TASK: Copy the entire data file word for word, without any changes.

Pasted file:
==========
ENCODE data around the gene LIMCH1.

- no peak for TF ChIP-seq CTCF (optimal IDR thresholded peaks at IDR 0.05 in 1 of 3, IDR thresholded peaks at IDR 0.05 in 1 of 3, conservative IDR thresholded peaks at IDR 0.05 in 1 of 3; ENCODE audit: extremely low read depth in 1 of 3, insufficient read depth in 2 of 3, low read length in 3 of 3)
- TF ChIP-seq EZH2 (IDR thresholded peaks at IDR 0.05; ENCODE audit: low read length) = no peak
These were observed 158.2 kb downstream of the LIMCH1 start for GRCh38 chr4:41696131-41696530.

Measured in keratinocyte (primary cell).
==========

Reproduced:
ENCODE data around the gene LIMCH1.

- no peak for TF ChIP-seq CTCF (optimal IDR thresholded peaks at IDR 0.05 in 1 of 3, IDR thresholded peaks at IDR 0.05 in 1 of 3, conservative IDR thresholded peaks at IDR 0.05 in 1 of 3; ENCODE audit: extremely low read depth in 1 of 3, insufficient read depth in 2 of 3, low read length in 3 of 3)
- TF ChIP-seq EZH2 (IDR thresholded peaks at IDR 0.05; ENCODE audit: low read length) = no peak
These were observed 158.2 kb downstream of the LIMCH1 start for GRCh38 chr4:41696131-41696530.

Measured in keratinocyte (primary cell).